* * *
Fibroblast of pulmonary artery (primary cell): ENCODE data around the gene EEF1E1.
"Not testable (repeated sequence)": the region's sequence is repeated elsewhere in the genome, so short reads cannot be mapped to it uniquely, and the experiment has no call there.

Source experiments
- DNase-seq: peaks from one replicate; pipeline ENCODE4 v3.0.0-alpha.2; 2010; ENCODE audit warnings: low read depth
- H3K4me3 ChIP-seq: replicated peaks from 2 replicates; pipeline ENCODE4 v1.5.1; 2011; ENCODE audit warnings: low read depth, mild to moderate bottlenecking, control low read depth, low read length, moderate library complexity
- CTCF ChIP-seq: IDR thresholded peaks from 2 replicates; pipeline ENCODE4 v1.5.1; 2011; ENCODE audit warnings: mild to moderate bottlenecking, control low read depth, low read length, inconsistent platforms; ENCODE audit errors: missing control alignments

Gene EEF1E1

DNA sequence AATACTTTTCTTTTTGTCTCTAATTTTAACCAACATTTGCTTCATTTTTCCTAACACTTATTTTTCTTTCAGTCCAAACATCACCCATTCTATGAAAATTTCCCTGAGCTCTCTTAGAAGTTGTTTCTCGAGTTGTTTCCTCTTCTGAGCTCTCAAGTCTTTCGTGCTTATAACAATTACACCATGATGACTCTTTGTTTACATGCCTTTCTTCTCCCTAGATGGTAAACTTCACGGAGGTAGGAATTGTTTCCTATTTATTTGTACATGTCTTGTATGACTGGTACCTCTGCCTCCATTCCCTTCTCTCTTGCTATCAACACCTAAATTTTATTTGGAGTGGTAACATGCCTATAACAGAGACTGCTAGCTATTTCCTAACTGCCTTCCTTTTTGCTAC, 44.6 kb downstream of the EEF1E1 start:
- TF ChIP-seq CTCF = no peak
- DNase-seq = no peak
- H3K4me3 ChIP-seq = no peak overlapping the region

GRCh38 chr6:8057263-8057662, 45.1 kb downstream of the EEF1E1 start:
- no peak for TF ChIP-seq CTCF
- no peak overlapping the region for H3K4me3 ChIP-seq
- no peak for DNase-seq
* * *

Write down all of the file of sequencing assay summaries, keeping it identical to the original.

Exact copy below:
Fibroblast of pulmonary artery (primary cell): ENCODE data around the gene EEF1E1.
"Not testable (repeated sequence)": the region's sequence is repeated elsewhere in the genome, so short reads cannot be mapped to it uniquely, and the experiment has no call there.

Source experiments
- DNase-seq: peaks from one replicate; pipeline ENCODE4 v3.0.0-alpha.2; 2010; ENCODE audit warnings: low read depth
- H3K4me3 ChIP-seq: replicated peaks from 2 replicates; pipeline ENCODE4 v1.5.1; 2011; ENCODE audit warnings: low read depth, mild to moderate bottlenecking, control low read depth, low read length, moderate library complexity
- CTCF ChIP-seq: IDR thresholded peaks from 2 replicates; pipeline ENCODE4 v1.5.1; 2011; ENCODE audit warnings: mild to moderate bottlenecking, control low read depth, low read length, inconsistent platforms; ENCODE audit errors: missing control alignments

Gene EEF1E1

DNA sequence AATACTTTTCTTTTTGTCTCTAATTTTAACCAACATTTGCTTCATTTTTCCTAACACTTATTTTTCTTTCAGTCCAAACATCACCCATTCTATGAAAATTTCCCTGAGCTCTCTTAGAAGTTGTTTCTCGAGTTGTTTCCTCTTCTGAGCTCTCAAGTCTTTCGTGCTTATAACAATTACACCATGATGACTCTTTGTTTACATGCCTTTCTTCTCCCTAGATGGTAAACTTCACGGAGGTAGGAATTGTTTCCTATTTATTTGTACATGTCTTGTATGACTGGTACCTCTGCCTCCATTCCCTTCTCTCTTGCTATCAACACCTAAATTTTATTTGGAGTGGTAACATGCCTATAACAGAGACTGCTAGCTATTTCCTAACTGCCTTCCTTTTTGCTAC, 44.6 kb downstream of the EEF1E1 start:
- TF ChIP-seq CTCF = no peak
- DNase-seq = no peak
- H3K4me3 ChIP-seq = no peak overlapping the region

GRCh38 chr6:8057263-8057662, 45.1 kb downstream of the EEF1E1 start:
- no peak for TF ChIP-seq CTCF
- no peak overlapping the region for H3K4me3 ChIP-seq
- no peak for DNase-seq